Thursday, September 25, 2014

Safety First - Learn About Archival Safety

One thing that is sometimes overlooked when people are buying binders and sheet protectors is archival safety. As much as binder and sheet protectors are used for organizing, they also serve as great tools for people to archive and store memorable or important documents for a long period of time. A part from binders and sheet protectors, other environmental factors also contribute to archival safety.

Let’s look at sheet protectors first. In terms of archival safety this refers to the ability the sheet protector can effectively protect whatever it is that you are storing inside, whether it’s documents or photographs. This might sound very simple and on a general level, you may assume all sheet protectors should be able to do just that. However, on a more technical level, you will find out that in fact not all sheet protectors are archival safe. In order to be actually archival safe, sheet protectors should be chemically-stable with a neutral or slightly basic pH level. In science, pH levels refer to how acidic or basic something is. So with a neutral or slight basic pH level, that means sheet protectors should be ‘acid free’. This is important because being ‘acid free’ means your documents won’t be damaged by any erosion that may happen to the sheet protector over long periods of time.

Having said that, now you might be asking the question “With all the sheet protectors out on the market, how do I really know if they are acid free or not?” The answer to that question is - materials. There are several types of materials that are used to make sheet protectors:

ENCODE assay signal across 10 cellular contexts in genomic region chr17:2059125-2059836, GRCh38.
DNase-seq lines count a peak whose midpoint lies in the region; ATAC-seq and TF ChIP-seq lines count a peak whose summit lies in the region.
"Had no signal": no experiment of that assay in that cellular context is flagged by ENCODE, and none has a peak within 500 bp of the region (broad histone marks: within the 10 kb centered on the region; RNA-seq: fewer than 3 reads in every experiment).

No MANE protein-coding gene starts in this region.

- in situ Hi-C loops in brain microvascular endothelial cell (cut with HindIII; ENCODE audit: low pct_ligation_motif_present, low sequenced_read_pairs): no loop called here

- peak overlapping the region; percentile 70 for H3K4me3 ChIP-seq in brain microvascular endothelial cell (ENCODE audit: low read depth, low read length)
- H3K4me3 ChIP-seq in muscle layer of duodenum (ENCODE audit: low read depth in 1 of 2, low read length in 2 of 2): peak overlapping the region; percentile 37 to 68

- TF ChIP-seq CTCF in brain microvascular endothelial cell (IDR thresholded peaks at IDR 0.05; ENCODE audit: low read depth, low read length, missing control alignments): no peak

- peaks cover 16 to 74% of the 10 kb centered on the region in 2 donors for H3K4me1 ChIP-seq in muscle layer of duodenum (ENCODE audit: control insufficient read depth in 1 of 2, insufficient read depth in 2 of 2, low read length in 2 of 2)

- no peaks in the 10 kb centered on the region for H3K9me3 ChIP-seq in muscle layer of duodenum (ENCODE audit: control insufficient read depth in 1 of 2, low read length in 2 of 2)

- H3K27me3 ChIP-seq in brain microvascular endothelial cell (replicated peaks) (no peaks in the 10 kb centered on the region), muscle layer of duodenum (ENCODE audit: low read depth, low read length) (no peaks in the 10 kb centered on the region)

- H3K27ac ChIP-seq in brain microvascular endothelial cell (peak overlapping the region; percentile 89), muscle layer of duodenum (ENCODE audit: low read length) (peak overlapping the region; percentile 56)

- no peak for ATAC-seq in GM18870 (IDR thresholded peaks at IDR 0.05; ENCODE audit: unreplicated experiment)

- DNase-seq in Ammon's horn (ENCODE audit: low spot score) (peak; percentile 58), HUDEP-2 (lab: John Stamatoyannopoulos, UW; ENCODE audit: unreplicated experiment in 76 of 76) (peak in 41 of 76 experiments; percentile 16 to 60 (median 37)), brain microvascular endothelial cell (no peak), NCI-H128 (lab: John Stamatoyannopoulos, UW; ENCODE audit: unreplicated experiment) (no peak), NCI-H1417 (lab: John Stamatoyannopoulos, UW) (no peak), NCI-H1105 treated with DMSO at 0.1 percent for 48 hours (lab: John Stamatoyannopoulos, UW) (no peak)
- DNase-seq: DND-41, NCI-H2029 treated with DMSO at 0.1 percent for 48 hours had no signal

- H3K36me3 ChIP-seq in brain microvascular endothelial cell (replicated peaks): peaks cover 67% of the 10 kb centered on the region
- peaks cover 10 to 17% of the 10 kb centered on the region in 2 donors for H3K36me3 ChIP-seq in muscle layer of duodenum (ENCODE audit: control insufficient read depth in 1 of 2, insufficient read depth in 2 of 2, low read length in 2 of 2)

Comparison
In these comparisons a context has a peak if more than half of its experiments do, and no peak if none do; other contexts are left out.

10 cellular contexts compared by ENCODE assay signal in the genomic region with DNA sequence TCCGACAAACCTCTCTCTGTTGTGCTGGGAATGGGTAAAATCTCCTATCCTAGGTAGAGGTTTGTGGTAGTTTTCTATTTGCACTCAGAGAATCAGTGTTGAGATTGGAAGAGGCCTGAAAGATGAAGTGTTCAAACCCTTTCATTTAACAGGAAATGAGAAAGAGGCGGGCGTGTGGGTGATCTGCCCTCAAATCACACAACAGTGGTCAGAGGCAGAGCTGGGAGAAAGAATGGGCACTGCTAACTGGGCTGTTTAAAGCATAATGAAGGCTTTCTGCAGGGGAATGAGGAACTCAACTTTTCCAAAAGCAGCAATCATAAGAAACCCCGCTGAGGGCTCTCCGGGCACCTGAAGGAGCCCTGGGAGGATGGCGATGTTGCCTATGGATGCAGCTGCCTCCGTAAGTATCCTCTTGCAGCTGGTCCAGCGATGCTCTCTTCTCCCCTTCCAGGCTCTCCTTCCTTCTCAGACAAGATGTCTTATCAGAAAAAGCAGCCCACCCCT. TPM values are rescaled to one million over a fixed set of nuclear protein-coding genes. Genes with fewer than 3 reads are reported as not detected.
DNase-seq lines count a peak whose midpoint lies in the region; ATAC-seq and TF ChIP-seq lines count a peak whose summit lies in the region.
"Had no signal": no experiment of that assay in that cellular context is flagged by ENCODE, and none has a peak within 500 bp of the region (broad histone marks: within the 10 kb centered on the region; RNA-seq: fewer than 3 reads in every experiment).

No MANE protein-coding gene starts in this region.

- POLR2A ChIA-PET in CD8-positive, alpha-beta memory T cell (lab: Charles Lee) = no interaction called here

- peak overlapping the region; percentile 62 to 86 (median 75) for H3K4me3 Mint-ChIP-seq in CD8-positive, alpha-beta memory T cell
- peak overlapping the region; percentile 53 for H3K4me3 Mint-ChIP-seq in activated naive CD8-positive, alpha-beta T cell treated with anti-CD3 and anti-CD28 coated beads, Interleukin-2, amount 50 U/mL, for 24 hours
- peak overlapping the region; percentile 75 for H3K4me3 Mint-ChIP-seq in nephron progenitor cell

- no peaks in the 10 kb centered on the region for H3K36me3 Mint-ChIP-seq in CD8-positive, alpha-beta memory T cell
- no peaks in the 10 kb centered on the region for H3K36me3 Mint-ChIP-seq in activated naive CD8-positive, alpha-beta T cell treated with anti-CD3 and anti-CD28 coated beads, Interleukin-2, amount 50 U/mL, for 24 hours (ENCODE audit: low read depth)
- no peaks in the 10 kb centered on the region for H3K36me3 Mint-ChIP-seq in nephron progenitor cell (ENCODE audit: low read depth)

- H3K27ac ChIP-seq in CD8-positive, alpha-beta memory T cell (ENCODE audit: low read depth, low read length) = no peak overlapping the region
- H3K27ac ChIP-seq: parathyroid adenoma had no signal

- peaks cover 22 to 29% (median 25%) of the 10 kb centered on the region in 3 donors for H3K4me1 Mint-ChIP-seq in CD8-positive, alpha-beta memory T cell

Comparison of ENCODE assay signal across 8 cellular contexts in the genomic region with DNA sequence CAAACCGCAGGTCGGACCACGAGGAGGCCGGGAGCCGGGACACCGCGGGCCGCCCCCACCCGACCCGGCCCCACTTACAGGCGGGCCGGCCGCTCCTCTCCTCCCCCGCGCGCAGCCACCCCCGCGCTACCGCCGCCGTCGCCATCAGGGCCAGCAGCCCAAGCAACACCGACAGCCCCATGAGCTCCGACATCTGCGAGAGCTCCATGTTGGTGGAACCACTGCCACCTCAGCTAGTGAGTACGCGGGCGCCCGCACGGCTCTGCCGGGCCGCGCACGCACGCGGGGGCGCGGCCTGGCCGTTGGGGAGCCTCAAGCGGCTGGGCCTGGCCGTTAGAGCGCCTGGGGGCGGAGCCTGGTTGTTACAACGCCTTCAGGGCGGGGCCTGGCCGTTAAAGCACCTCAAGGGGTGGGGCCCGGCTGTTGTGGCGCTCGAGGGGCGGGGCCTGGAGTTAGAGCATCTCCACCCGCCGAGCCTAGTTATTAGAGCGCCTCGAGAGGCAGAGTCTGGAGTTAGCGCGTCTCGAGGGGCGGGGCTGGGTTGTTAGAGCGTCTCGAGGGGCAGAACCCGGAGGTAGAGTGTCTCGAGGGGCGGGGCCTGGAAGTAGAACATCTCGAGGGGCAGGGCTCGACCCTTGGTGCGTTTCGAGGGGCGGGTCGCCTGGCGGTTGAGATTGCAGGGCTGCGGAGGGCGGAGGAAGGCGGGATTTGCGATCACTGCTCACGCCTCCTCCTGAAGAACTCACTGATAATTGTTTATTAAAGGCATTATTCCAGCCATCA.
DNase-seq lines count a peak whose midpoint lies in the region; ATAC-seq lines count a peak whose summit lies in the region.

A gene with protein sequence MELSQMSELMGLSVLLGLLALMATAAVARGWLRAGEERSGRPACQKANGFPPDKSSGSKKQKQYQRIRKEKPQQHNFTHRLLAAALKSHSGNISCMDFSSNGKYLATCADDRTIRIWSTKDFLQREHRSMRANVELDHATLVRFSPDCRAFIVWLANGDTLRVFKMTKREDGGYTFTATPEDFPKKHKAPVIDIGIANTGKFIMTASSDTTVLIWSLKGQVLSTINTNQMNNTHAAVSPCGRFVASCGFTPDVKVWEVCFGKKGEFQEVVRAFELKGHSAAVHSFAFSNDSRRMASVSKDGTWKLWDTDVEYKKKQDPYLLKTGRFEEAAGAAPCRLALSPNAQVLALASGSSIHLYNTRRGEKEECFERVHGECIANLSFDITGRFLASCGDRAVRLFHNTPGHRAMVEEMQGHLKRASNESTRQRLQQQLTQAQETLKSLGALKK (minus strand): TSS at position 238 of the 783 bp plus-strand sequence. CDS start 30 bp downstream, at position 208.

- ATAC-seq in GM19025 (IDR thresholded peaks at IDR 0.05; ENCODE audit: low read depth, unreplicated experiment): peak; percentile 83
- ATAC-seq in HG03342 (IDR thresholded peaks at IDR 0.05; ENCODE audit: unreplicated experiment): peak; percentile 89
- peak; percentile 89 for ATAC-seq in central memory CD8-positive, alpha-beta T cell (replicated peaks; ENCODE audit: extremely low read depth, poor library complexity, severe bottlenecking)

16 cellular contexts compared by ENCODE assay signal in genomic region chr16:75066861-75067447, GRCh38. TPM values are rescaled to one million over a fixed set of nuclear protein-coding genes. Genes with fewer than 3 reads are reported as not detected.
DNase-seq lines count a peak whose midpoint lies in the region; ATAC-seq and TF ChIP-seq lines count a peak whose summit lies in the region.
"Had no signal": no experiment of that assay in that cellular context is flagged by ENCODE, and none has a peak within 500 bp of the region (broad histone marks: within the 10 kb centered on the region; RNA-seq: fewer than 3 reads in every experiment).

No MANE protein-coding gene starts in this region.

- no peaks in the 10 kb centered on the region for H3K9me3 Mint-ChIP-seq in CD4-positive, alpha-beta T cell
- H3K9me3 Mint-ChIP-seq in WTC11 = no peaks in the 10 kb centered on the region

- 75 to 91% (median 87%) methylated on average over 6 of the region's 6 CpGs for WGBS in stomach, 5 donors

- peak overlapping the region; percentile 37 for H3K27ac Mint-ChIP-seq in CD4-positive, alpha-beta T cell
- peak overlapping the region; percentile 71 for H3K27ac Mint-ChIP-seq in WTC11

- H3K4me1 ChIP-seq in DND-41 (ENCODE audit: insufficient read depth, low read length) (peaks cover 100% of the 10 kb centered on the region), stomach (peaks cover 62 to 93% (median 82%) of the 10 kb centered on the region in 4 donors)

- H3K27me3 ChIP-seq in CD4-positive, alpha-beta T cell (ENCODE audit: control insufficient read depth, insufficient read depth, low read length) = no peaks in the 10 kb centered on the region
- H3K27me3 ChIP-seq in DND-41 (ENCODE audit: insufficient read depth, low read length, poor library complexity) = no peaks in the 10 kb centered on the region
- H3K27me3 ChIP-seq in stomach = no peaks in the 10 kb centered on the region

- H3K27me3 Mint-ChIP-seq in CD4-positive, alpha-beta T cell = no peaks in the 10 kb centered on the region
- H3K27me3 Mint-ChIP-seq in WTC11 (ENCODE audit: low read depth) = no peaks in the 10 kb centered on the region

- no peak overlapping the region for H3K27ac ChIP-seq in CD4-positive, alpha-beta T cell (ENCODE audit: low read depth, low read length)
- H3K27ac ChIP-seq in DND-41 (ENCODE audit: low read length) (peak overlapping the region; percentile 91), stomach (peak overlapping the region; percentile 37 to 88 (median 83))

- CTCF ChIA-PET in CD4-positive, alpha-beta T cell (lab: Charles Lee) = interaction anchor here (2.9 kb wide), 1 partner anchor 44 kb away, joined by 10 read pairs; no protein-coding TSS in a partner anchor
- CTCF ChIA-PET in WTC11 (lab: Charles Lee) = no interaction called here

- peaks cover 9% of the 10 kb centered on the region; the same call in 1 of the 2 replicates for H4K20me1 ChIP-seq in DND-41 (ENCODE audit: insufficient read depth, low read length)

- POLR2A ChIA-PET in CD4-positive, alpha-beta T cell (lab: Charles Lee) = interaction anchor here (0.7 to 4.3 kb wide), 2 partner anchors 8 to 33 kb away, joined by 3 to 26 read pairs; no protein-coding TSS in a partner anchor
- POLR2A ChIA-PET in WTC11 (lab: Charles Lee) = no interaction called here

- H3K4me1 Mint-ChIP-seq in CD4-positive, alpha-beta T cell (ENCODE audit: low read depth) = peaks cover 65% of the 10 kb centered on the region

1. Polyvinyl chloride (PVC) 
  2. Polyethylene (PE) 
  3. Polyester (Mylar) 
  4. Polypropylene (PP) 
Of the four materials, you should avoid PVC as it is considered to be non-archival safe while the other three are archival safe and each has their pros and cons.

So Why Not PVC? 

The reason why PVC is considered non-archival safe is because it contains plasticizers. Plasticizer is a substance that is added to PVC during production to increase its flexibility and durability. There are over 300 different kinds of plasticizers - 50-100 are used commercially. These plasticizers will emit damaging hydrochloric acids as it deteriorates, therefore ruining both the sheet protector and the document inside. If you place photographs or other important documents into PVC sheet protectors, overtime you might notice damages like colors or ink from the photo and documents sticking to the sheet protector. This is a disastrous scenario as it is almost impossible to restore a photo with its color faded or ruined by acids emitted from the plasticizers used in PVC sheet protectors. Remember, PVC sheet protectors are NON-ARCHIVAL SAFE and should be avoided at all times.